In this continuation of the Spider-Island story arc, the FF and the Avengers are still fighting off the civilian population in NYC– which have somehow been infected with Spider powers. The previous issue left us in an exciting place: The Avengers and FF were kicking the shit out of Peter since they couldn’t know who was who in the zoo. That cliffhanger sincerely left me wondering how they would tie up that part of the story. I was even hoping that Slott would explore it a bit deeper.

Instead, the cliffhanger gets addressed and nearly forgotten within the first two panels.

In typical cartoon fashion, Parker quickly comes back to his senses– managing to lead an entire army of “civilized” Spider People to victory. Mind you, this ALL happens within MINUTES. C’mon!

Obviously you need to suspend disbelief in order to enjoy many comic book stories– but this crap was just a bit too “kiddie” for me. With each turn of the page, I half-expected to hear an announcer scream, “We’ll be right back… After these messages!” Lame issue, lame story, boring plot… Who cares about the Jackal and all of these D-List villains anyway? Simply out: There are far too many characters and women in Peter’s life to really ever care about anyone or anything that’s going on. Prime example: Carly Cooper (Peter’s current girlfriend) couldn’t be more annoying. Worst of the week. Rack it as such.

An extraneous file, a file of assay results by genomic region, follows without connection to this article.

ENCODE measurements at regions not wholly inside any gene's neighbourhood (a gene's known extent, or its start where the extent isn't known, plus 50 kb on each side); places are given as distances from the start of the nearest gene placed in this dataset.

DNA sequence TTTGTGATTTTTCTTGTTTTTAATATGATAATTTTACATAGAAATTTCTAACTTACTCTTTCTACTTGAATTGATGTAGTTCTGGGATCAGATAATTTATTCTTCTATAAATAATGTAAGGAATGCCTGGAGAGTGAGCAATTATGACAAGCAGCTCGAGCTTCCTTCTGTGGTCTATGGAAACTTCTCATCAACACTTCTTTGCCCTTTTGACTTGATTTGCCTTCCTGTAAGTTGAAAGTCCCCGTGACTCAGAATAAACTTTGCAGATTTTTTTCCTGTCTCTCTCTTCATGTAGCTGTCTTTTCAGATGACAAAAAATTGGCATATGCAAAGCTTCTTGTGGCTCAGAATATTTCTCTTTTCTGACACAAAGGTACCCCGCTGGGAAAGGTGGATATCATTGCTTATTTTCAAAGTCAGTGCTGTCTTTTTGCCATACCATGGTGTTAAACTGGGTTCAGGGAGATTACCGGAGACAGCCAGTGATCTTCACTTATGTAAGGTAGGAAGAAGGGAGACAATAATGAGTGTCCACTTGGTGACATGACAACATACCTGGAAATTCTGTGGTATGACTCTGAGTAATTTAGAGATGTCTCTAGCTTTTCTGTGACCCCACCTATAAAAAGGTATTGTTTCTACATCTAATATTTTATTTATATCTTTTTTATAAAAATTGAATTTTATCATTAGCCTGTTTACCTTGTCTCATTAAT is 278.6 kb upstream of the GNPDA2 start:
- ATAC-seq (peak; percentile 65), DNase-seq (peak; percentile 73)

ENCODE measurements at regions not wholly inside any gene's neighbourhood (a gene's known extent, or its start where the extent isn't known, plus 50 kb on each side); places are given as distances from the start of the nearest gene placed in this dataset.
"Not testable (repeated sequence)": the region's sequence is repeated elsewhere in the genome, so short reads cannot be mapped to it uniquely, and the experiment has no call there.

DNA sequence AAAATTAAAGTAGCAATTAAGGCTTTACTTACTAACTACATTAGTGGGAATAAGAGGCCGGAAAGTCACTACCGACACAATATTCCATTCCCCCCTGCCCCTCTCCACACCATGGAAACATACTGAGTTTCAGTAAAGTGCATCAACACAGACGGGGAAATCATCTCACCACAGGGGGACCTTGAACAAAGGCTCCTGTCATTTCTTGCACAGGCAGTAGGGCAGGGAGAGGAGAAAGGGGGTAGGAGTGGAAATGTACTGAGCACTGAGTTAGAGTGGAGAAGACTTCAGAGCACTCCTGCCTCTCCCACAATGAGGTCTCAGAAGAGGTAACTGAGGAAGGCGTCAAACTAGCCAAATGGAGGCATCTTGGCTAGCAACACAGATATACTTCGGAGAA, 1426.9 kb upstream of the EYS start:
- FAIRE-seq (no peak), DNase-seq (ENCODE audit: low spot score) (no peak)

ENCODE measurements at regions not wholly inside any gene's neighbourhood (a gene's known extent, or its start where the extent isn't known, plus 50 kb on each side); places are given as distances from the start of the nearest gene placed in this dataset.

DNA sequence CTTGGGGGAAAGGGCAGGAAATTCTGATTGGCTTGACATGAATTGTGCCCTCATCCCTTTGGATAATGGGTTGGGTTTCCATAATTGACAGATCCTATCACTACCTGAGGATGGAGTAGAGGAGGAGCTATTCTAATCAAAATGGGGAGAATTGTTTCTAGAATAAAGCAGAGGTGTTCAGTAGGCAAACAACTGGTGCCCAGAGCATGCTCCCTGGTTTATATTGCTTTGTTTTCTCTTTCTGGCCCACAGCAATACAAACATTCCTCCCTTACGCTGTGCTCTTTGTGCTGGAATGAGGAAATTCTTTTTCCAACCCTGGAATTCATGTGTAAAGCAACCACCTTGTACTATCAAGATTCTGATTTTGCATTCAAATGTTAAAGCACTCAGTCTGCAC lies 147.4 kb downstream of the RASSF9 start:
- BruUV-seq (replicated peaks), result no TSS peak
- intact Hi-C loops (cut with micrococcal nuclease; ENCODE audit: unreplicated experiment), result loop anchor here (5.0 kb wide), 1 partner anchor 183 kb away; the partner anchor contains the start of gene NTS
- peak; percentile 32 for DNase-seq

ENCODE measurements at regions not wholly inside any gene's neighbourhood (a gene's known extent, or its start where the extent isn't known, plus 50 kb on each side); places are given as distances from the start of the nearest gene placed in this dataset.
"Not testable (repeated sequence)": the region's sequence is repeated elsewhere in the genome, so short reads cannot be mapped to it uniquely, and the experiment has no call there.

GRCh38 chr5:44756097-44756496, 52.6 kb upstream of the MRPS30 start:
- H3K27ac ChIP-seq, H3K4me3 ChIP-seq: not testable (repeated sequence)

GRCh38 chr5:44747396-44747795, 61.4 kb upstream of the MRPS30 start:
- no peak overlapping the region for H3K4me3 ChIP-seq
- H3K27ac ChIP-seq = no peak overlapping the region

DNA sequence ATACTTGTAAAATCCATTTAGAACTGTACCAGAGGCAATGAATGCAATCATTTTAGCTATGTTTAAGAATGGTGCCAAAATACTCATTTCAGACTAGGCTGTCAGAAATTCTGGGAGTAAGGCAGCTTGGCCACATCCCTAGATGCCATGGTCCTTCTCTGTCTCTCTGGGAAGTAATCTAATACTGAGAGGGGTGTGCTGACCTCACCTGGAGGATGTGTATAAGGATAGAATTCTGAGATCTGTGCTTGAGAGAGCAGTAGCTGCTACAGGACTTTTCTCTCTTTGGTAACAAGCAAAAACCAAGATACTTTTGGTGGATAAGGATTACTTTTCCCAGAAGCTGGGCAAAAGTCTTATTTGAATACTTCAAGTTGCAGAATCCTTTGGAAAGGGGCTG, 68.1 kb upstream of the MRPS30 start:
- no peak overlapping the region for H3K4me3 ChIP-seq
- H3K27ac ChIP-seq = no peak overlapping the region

Servant of the Bones #1
Based on the Anne Rice Novel
Adapted by: Mariah McCourt
Art by: Renae DeLiz and Ray Dillon

Every now and then a sleeper book comes along and knocks my socks off. That is exactly how I felt after giving IDW’s Servant of the Bones a try.

The comic was released last week but I wanted to review it now in case some of you were still on the fence– wondering if you should try it… And before we go any further, I should also admit that I am usually a sucker for comic book adaptations of novels like The Dark Tower or The Star Wars Thrawn Trilogy.

As I read this first issue, I attempted to distance myself from everything I knew about Anne Rice and her novels (and the movies based on her novels). Since I’m not a regular consumer of her works, I didn’t want to somehow flavor my experience with any outside influences… And I was really hoping this adaptation would be a refreshing break from the superhero books I’ve been reading lately.